George Weigel at the New Evangelization Summit in Ottawa. Photo by Deborah Gyapong

Debate on Pope's views on marriage and family will unify Church, says Weigel

  • May 2, 2018

OTTAWA – The long-running debate over Pope Francis’ views on marriage and the family will eventually result in a more unified Church, says a prominent Catholic author.

Amoris Laetitia (The Joy of Love) has provoked both praise and criticism from inside and outside the Church since its release in 2016, but George Weigel is confident a unified moral vision will prevail.

“Pope Francis has said that the grand strategy of his pontificate is the New Evangelization, as he wrote in Evangelii Gaudium,” said Weigel, the American author of more than 20 books, including a biography on Pope John Paul II and a look at Church reform in the 21st century.

“We have to hope that the debate over Amoris Laetitia doesn’t become an impediment to pursuing that strategy.”

Interpretations of Pope Francis’ post-synodal apostolic exhortation have varied widely among bishops’ conferences on whether it opens the way for divorced and remarried Catholics to receive the sacraments of Reconciliation and the Eucharist without having obtained an annulment or before resolving to live together as brother and sister.

“There’s really no such thing as local-option Catholicism because what is mortal sin in Poland can’t be a source of grace two kilometres across the border in Germany,” said Weigel, in an interview with Canadian Catholic News.

The Distinguished Senior Fellow at the Ethics and Public Policy Center based in Washington, D.C., is confident the debate will resolve itself.

“This will sort itself out in due course and the Church will be more unified in both doctrine and practice, precisely because the living parts of the Church are those that have embraced the magisterium of John Paul II and Benedict XVI as the authentic interpretation of Vatican II,” he said.

Weigel was in Ottawa April 27-28 to address the New Evangelization Summit, a conference that was simultaneously beamed to more than 40 host sites in North America, the United Kingdom and Australia.

“This is a privileged moment to be living in,” Weigel told the summit audience, a moment he described as “exhilarating,” but also “a little turbulent” and “a little disorienting.”

“We’re being called to be part of the birth of the Church of the New Evangelization, which of course is the Church of the Apostles.”

He expressed hope “missionary discipleship” and converting others to friendship with Jesus Christ would give our countries a “new birth of freedom” that could impact the rest of the world.

Though the Catholic faith remains the same, it has taken on new expressions “in order to meet the challenges” that the “pilgrim people of God” encounter in the world, Weigel said.

Anyone over 50 grew up in the Church of the Counter-Reformation, he said.

“When we were growing up in it, it seemed that was the way the Catholic Church had always been, and that was how it always would be,” he said. “We all know that is not true.”

The transition began in 1878 with the papacy of Pope Leo XIII who decided “not to retreat from the modern world, but to engage it,” Weigel said. Eighty years after Leo’s papacy, Pope John XXIII launched the Second Vatican Council that was intended “to be a great missionary council.”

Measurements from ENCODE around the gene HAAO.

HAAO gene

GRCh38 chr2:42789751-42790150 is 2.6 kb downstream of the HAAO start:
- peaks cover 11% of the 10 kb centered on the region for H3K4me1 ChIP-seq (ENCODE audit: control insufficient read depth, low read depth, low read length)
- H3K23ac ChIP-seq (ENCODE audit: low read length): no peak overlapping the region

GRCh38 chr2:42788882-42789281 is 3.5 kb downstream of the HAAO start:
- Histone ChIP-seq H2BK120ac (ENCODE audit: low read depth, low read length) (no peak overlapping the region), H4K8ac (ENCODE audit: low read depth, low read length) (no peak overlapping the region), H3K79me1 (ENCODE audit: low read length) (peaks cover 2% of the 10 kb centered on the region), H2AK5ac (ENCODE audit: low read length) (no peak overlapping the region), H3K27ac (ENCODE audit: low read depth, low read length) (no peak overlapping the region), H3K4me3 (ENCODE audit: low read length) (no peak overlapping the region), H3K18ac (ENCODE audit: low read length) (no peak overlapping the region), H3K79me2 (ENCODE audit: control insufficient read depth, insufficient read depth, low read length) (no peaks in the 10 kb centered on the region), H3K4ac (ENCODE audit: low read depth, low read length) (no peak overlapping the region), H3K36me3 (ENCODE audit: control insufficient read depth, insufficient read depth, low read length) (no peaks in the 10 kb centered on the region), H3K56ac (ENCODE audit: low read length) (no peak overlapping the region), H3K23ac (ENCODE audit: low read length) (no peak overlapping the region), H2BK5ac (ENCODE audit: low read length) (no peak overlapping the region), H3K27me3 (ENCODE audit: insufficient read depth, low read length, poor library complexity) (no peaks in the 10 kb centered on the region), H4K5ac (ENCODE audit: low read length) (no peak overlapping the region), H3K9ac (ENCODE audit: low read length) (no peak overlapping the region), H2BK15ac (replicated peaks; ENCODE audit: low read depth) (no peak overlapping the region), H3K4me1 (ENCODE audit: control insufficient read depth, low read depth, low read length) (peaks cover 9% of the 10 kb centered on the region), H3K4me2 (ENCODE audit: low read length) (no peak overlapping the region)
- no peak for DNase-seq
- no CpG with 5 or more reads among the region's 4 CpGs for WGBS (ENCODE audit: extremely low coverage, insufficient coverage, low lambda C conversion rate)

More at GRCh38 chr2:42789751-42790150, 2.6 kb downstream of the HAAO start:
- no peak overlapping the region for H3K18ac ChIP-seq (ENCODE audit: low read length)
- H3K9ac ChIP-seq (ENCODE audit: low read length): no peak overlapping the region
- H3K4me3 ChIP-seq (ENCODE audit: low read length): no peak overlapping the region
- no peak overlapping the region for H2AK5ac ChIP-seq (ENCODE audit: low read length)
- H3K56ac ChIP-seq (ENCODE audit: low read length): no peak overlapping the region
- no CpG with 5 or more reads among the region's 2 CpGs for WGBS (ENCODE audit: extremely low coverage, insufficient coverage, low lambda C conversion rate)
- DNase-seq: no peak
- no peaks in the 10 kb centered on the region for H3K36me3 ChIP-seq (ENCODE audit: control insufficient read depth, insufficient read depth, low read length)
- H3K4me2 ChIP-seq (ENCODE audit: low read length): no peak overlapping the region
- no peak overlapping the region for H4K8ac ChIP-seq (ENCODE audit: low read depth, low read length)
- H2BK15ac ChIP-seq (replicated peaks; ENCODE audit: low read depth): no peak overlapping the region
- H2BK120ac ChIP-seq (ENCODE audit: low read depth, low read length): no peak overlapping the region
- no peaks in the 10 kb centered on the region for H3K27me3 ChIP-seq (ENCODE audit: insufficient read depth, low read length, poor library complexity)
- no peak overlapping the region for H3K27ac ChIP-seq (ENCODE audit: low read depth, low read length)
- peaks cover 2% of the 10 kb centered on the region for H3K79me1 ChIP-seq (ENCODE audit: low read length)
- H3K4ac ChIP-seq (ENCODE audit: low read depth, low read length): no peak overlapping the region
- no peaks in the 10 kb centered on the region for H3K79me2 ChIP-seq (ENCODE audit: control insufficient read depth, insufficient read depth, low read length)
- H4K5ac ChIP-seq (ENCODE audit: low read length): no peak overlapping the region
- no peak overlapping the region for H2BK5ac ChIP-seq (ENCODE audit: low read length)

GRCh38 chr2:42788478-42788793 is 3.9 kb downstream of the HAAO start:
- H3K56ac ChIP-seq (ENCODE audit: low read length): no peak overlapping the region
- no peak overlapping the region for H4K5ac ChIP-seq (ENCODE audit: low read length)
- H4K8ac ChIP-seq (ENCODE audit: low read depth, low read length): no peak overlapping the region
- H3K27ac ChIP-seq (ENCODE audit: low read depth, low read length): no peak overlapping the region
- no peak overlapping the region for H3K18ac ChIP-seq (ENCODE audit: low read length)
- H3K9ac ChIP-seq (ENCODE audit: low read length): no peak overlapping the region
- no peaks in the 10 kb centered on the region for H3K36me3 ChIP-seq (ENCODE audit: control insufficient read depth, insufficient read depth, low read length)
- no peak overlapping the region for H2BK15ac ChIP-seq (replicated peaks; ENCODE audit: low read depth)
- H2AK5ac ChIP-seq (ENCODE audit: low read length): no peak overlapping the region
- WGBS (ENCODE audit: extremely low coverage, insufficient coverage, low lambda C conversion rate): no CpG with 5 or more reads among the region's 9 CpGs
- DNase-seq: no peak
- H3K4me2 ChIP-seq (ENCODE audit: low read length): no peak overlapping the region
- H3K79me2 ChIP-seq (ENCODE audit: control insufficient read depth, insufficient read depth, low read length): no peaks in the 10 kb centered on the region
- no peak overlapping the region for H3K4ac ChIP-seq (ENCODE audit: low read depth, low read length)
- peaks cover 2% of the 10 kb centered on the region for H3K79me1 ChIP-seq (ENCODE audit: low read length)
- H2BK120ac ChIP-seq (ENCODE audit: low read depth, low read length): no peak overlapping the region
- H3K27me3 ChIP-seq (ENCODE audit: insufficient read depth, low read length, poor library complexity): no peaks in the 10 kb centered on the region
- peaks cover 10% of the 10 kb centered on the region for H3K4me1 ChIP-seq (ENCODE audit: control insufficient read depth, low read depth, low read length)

While the earlier ecumenical councils had produced creeds, defined dogmas, condemned heresies, produced new canons or catechism, Vatican II did none of these, he said. It produced 16 documents, but “no keys, no thread to tie those 16 documents together in a coherent tapestry.”

Pope John Paul II, with his lieutenant Cardinal Joseph Ratzinger, “made the Second Vatican Council his project.”

A synod of bishops in 1985 “came up with the thread that allows us to sew those 16 pieces of cloth into a single beautiful cloth,” Weigel said. “The thread was to describe the Church as a communion of disciples in mission.”

Discipleship begins with “friendship with the Lord Jesus,” but in a Catholic understanding it is “not just me and Jesus” but also meeting Jesus’ other friends and “to be incorporated into the mystical Body of Christ,” Weigel said.

In 1990, Pope John Paul II, issued Mission of the Redeemer, where he said the Church “does not have a mission, but the Church is mission,” he said.

St. John Paul II further developed the teachings by going on a pilgrimage to the Holy Land, in which he emphasized “Christianity is not a myth, but begins with radically transformed lives.”

“Like those transformed lives of 2,000 years ago, we are called by our encounter with the Lord Jesus Christ to offer His friendship to the whole world,” Weigel said.

In the closing of the Great Jubilee of 2000, Pope John Paul II adopted the antiphon “duc in altum, set out into the deep,” urging the faithful to “leave the shallow waters of institutional, maintenance Catholicism,” Weigel said.

“The ethnic, cultural transmission belt of Catholicism is gone from North America,” he said. “Each of us must consider ourselves a missionary disciple” who “takes an active role in proposing the faith.”

“This is not easy,” he said. “It’s a more demanding way of being Catholic than we might have been expected to live 50 years ago when the ethnic, cultural transmission belt was functioning.”

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